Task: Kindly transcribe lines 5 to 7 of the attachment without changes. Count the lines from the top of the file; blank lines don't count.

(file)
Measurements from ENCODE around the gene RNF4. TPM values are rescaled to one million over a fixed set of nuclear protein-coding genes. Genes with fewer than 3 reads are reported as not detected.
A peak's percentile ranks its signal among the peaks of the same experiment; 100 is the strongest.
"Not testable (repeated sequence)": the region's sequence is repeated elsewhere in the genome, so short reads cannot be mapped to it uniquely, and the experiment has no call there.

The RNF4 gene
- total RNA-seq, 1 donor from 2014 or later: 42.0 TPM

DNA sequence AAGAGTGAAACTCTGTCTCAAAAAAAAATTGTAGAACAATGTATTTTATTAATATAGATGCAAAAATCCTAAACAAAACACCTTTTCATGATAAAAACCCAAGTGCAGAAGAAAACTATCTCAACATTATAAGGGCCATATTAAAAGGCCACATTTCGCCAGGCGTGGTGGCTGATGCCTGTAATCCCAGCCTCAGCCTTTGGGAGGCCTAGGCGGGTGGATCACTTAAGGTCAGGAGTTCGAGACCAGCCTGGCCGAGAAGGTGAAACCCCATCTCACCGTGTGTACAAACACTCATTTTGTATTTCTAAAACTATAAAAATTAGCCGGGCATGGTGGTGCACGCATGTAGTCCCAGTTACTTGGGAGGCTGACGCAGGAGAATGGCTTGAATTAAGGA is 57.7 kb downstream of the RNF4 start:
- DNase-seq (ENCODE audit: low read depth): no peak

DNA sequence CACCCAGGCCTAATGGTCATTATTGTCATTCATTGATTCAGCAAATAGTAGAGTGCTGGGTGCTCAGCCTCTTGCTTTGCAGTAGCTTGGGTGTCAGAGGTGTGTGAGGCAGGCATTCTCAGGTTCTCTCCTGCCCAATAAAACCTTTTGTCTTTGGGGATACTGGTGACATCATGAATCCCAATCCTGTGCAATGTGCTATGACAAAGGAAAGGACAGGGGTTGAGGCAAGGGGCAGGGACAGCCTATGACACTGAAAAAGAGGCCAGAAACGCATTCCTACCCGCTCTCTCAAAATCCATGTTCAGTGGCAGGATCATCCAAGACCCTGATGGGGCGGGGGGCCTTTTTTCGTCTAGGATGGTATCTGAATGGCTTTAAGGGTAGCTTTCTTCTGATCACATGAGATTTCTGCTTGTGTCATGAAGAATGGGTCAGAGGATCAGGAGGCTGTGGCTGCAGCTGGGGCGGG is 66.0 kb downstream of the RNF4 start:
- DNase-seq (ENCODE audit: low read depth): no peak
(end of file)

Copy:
- total RNA-seq, 1 donor from 2014 or later: 42.0 TPM

DNA sequence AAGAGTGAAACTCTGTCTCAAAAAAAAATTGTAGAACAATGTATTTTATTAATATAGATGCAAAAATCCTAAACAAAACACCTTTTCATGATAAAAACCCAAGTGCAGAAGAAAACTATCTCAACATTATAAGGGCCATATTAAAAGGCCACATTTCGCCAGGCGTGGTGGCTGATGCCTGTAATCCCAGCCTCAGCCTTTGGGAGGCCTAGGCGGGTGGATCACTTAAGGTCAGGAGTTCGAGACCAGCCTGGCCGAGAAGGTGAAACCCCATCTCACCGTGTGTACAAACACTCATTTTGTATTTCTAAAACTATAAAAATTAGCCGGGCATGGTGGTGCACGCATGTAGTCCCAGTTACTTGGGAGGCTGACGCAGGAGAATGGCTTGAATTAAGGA is 57.7 kb downstream of the RNF4 start:
- DNase-seq (ENCODE audit: low read depth): no peak